Epson: back to basics

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Epson’s new entry-level large format printers put the functional first, writes Stephen Holmes

Epson has launched two new large format printers in an effort to woo the AEC sector over to the benefits of its piezo printhead technology.

It might have been expected that the Japanese brand would go after HP at the top of the tree with an all-singing, alldancing, multi-function printer/scanner.

However, Epson seems to be modestly aware of where its technology can make the biggest impact – at the entry-level, targeting price conscious architects and engineers who simply need a fast, reliable, large format printer for small workgroups.

The 24-inch (A1) SC-T3100 has the smallest footprint of its class, and along with the 36-inch (A0) SC-T5100, is available as a desktop or floor-standing model, both utilising Epson’s excellent piezo printhead technology.

Its accurate nozzles, fired by piezoelements, which apply a voltage to the ink, rather than the more familiar thermal inkjet technology, mean there are fewer heating and cooling stresses applied to the Epson printhead.

The latest PrecisionCore MicroTFP model installed here is capable of firing through an A1 CAD line drawing print in 31 seconds. Plus, from a running cost perspective, Epson states that the printhead will last the lifetime of the machine, so it’s one less potentially expensive consumable to worry about.

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The technology also has added benefits: the ink used is not the typical dyebased, but a pigment ink.

While a four-colour set-up means there’s no gloss or matte black for the fancier marketing posters, it makes way for Epson’s UltraChrome XD2 ink that is doggedly smudge and water-resistant.

We tried our hardest to smear the finest lines straight off the printer, and they refused to budge. Additionally, this ink is fade resistant – so for archiving or for plans pinned up for long periods in design offices, damp site cabins, or on outside boards these have huge benefits.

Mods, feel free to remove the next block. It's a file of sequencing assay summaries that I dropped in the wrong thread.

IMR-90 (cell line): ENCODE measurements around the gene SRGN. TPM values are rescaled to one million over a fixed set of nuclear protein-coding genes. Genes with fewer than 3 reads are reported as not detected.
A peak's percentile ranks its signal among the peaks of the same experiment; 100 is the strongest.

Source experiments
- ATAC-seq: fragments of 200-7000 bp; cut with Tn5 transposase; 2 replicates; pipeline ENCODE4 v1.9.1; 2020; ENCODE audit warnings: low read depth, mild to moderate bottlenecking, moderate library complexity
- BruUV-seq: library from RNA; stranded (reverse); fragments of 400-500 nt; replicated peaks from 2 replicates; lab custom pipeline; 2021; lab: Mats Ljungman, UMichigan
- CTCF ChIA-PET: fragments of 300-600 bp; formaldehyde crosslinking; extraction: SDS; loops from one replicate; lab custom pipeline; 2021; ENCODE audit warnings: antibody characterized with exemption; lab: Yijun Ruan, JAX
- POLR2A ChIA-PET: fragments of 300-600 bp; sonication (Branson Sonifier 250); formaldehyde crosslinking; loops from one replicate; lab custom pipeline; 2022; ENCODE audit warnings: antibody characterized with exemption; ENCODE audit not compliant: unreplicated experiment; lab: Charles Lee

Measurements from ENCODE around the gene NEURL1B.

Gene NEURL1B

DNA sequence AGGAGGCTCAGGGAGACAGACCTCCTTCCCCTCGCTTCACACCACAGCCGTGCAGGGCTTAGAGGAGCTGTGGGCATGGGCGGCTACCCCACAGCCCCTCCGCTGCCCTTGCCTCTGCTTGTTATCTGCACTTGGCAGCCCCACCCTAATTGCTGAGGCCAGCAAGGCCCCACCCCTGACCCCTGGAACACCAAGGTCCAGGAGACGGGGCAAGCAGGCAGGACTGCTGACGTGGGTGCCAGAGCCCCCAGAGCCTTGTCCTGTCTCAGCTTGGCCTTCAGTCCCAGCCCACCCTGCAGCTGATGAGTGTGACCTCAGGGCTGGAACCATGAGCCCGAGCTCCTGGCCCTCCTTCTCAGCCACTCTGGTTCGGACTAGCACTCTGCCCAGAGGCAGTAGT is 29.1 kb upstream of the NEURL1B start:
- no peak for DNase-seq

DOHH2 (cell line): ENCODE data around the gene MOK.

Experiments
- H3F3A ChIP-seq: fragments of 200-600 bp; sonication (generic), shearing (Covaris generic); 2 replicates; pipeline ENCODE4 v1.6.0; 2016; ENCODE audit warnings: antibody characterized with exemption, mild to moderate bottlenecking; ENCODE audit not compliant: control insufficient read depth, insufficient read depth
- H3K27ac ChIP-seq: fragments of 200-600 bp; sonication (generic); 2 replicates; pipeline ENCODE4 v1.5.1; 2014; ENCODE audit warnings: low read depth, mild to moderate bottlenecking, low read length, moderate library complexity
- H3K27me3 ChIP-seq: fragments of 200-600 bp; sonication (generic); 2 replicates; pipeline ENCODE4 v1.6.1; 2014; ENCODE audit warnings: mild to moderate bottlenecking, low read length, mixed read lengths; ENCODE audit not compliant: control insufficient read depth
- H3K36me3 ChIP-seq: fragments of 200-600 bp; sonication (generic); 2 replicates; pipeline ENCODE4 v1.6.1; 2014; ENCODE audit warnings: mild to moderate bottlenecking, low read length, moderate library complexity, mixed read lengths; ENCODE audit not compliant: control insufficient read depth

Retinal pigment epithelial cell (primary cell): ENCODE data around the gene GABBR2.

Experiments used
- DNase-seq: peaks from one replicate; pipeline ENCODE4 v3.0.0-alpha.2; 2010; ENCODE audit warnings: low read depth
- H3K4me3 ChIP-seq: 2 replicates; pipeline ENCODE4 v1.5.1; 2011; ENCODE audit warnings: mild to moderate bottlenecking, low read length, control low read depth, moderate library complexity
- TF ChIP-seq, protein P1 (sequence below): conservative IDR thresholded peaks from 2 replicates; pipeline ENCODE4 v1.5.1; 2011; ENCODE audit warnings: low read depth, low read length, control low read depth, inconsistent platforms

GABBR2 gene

The inks are slightly more expensive than typical dye-based alternatives, but this cost is generally offset by not having to regularly replace the printhead, and the results are accurate and the colours bold and realistic.

Both printers seem happy sitting somewhat discreetly on any large desk, while the purpose-built stands and the overall office installation can easily be done by the user and is much simpler than putting together an average IKEA bookcase.

Users can print from CAD or PDF in a variety of ways – over USB, Ethernet or WiFi. Apple AirPrint is also supported for easy printing from iOS devices. When a WiFi network isn’t available or only exists in the form of a closed corporate network, users can connect directly to the printer using Wi-Fi Direct.

It’s also possible to print directly from a USB flash drive or other storage device using the in-built touchscreen, which although quite small by today’s standards is a clear and easy way to navigate without instruction.

Both machines have relatively modest capacity ink cartridges for their size (up to 50ml colour and 80ml black) and accommodate a variety of media – rolls up to 24- and 36-inches and up to 50 sheets of A4 and A3 paper through the auto sheet feeder with autoswitch, as well as cut-sheet papers up to A1 (24”) or A0 (36”).

This variety coupled with some rather blunt product design mean that both the new models are meant to be used as workhorses, not take up space as decorative office furniture.

That said, these are not the most advanced printers on the market, and they lack the features of competitor HP printers, like the ability to print remotely over the internet.

There’s no built-in scanner for either model, although the printers can be connected to third party document scanners, and offer auto enlarge controls via their touchscreen controls.

Both models are marketed as being designed for users ‘looking for a compact plotter that fits neatly in their workspace’, and they are certainly that.

For any AEC firm needing simple printing capabilities, especially for CAD drawings and renders that are likely to be exposed to the outside elements or used for archiving, then these will hardly break the bank while offering great detail prints.

The SC-T3100 retails at £875 and the SC-T5100 retails at £1,295.

epson.com

 

 

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